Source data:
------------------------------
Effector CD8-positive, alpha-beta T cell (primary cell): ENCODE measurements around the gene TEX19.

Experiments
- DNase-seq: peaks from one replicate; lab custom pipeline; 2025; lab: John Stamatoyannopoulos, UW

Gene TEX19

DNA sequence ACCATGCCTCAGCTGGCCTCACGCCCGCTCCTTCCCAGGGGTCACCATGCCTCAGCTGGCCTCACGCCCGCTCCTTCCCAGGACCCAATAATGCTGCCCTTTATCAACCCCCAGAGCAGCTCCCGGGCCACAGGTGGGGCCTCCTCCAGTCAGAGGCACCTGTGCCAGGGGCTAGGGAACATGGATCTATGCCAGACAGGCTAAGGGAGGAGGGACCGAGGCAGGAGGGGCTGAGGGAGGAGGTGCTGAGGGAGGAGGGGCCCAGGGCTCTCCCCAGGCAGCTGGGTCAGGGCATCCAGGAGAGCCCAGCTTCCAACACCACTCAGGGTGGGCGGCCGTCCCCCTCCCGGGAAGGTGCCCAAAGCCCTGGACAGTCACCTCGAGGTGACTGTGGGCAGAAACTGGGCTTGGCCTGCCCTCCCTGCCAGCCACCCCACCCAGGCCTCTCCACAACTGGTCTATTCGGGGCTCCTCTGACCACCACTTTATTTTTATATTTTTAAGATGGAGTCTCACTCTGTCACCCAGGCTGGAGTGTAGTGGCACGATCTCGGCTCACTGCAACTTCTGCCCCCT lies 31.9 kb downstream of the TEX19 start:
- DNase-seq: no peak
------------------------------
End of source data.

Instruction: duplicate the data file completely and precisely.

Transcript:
Effector CD8-positive, alpha-beta T cell (primary cell): ENCODE measurements around the gene TEX19.

Experiments
- DNase-seq: peaks from one replicate; lab custom pipeline; 2025; lab: John Stamatoyannopoulos, UW

Gene TEX19

DNA sequence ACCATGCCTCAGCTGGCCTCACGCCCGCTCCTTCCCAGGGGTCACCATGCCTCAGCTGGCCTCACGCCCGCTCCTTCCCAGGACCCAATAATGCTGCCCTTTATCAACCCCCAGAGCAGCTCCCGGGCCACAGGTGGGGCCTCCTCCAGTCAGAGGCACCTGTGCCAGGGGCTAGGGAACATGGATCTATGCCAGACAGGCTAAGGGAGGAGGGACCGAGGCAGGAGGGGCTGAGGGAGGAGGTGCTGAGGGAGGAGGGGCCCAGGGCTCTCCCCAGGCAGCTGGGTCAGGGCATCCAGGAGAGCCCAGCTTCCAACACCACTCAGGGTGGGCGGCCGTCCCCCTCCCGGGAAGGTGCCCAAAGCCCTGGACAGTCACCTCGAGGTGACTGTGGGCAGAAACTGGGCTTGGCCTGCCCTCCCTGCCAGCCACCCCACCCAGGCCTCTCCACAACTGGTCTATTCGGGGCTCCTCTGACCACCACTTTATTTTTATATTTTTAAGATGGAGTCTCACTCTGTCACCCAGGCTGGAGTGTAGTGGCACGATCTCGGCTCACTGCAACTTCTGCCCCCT lies 31.9 kb downstream of the TEX19 start:
- DNase-seq: no peak